The second gray area is the extent of code upgrades. From an engineering perspective, the affected components of a building after the loss should be built to the current code regardless of the policy wordings. However, this area becomes a matter of dispute when the policy only covers the cost of replacement with “like kind and quality” and the reconstruction of the same building system is non-compliant or unsafe. In such cases, the replacement may cost significantly more than the original system or the actual cash value; this is often considered as “betterment.”

In Carter v. Intact (2016), the Court of Appeal stated that “replacement cost” plus “code upgrades” fall under the same category when the remedial work is conducted; however, cash value is applicable when the insured decides not to replace the building with like kind and quality. The interpretation of the court of like kind replacement was not a point-by-point resemblance but an overall consistency between the old and new building system.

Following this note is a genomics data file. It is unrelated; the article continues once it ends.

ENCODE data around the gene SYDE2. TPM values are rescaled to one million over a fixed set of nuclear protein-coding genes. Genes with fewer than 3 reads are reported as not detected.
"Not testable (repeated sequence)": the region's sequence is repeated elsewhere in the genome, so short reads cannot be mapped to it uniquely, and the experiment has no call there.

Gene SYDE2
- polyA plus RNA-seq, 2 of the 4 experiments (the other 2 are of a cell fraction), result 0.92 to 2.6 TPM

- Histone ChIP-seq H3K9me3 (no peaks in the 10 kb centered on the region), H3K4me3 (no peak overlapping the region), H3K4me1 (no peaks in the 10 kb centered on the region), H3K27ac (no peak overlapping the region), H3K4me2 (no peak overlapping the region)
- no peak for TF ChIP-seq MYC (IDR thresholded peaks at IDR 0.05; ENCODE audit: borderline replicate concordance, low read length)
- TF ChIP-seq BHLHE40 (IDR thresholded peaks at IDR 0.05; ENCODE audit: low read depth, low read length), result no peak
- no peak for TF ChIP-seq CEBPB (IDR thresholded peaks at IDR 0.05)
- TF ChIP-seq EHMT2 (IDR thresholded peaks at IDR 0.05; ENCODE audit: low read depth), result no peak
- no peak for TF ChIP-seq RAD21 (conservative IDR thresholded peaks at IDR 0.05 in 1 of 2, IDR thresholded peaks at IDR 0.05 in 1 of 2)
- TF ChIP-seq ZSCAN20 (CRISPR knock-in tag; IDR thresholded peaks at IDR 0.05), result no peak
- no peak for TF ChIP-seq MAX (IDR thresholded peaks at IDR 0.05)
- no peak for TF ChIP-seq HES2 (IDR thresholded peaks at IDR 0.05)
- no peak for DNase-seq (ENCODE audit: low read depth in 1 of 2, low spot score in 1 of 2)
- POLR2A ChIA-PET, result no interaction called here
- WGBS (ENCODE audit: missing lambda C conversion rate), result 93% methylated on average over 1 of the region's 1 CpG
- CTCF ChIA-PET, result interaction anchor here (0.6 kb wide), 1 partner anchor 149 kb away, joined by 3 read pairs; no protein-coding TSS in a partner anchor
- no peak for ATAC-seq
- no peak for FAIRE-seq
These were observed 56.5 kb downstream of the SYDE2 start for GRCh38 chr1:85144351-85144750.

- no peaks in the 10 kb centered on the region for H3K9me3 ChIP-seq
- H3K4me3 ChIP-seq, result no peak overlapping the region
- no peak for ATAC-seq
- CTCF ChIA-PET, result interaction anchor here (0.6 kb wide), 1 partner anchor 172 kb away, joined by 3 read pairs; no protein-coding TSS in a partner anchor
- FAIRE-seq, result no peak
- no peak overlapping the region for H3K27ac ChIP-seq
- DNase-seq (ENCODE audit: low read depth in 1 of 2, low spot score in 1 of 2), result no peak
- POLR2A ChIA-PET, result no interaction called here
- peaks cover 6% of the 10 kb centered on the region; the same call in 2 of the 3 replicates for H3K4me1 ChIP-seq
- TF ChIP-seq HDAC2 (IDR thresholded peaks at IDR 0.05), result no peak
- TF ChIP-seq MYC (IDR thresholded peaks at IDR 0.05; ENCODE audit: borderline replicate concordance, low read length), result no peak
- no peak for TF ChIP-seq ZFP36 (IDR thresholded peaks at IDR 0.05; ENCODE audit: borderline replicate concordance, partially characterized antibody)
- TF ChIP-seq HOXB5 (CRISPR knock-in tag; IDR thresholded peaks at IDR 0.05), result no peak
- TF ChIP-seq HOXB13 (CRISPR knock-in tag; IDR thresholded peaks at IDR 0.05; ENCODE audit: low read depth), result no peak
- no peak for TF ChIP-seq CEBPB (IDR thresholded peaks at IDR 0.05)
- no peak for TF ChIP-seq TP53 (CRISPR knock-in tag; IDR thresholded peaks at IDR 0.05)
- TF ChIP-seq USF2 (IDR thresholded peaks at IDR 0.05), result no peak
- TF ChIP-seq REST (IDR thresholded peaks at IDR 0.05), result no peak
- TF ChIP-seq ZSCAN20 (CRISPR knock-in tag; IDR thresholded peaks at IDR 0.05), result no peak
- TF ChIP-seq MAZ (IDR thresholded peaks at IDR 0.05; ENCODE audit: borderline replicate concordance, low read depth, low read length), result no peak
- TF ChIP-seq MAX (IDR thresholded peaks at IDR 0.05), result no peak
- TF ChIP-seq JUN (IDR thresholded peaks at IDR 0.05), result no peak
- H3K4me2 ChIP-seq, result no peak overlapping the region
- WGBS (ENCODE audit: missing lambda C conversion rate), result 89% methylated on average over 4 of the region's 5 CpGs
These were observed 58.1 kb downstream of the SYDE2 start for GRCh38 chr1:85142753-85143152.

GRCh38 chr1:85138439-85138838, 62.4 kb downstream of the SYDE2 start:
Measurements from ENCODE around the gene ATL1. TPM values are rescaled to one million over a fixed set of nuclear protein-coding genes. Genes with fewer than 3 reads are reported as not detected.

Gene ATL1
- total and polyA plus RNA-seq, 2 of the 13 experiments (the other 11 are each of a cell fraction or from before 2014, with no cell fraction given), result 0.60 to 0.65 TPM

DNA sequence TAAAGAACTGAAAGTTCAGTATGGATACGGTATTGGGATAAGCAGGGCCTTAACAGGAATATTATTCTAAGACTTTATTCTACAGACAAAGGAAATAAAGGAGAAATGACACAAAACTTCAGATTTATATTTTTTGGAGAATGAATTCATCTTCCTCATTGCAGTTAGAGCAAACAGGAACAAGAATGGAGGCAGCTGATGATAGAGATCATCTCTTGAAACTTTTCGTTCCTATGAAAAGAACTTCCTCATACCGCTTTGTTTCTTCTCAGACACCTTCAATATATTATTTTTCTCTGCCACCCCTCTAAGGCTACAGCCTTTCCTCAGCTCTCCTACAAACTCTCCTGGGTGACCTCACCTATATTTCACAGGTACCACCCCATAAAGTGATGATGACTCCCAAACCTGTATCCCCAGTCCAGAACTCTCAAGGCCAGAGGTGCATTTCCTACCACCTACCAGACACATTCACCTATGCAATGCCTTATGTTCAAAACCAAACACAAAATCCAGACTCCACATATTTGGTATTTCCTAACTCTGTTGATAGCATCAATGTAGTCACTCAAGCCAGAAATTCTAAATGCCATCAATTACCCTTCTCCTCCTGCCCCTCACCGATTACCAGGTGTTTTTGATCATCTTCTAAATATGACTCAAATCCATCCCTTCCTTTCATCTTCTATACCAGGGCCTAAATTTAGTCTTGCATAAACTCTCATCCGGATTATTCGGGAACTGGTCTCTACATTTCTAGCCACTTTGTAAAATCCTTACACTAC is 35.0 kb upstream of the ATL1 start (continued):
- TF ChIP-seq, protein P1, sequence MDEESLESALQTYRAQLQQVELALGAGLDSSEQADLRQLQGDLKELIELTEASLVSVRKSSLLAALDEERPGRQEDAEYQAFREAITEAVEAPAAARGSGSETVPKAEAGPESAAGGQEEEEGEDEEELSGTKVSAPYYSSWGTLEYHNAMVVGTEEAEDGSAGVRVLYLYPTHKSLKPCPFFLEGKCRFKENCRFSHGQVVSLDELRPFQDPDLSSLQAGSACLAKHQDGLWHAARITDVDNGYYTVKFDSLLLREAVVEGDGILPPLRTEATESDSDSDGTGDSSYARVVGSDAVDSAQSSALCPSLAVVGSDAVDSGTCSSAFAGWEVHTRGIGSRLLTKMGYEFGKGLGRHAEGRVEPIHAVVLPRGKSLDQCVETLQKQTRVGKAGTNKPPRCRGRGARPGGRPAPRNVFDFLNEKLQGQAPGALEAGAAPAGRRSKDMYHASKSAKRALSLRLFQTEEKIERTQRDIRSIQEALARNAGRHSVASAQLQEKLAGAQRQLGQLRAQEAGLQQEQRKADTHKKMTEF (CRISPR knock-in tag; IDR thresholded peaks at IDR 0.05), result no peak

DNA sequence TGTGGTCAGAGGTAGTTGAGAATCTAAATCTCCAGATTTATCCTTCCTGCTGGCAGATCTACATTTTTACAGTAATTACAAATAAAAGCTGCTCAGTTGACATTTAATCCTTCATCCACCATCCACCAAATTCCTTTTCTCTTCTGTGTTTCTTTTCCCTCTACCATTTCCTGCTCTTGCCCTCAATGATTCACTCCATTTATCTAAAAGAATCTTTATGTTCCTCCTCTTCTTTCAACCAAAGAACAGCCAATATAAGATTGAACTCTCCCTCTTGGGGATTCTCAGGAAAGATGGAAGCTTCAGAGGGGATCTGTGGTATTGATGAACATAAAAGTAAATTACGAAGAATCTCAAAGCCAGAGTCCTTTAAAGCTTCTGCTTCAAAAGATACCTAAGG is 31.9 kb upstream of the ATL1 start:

The extent of code upgrades can be more convoluted when the policy entails a code upgrade limit or exclusion. In this case, the insured has agreed to take the risk of additional cost of code upgrades beyond the policy limits. However, the definition of code upgrade can be challenged by insureds. In a residential flood, multiple buildings in a neighborhood were to be reconstructed due to substantial structural damage. The engineering firm retained by the insureds recommended a modification to the site grading, elevation of the buildings, and alterations to the original design in order to minimize the risk of similar flood damage in the future. The insurer deemed the changes as betterment and insisted on grandfathering the original site geometry in compliance with the code upgrade limit of the policy. The insureds raised the safety concern on the basis that if the houses were built with “like kind,” the residents would be exposed to risks of structural damage, knowing that similar events were likely in the future. Parties finally agreed to follow most of the engineering recommendations beyond the code upgrade limit.

Conclusion

Grandfathering and code upgrades to building systems are often the subject of disputes. A cookie-cutter approach in responding to such claims may be unproportionate since policy interpretation and legal arguments may not be completely consistent with the engineering fundamentals. These cases require precise multi-faceted strategies to avoid unnecessary legal costs.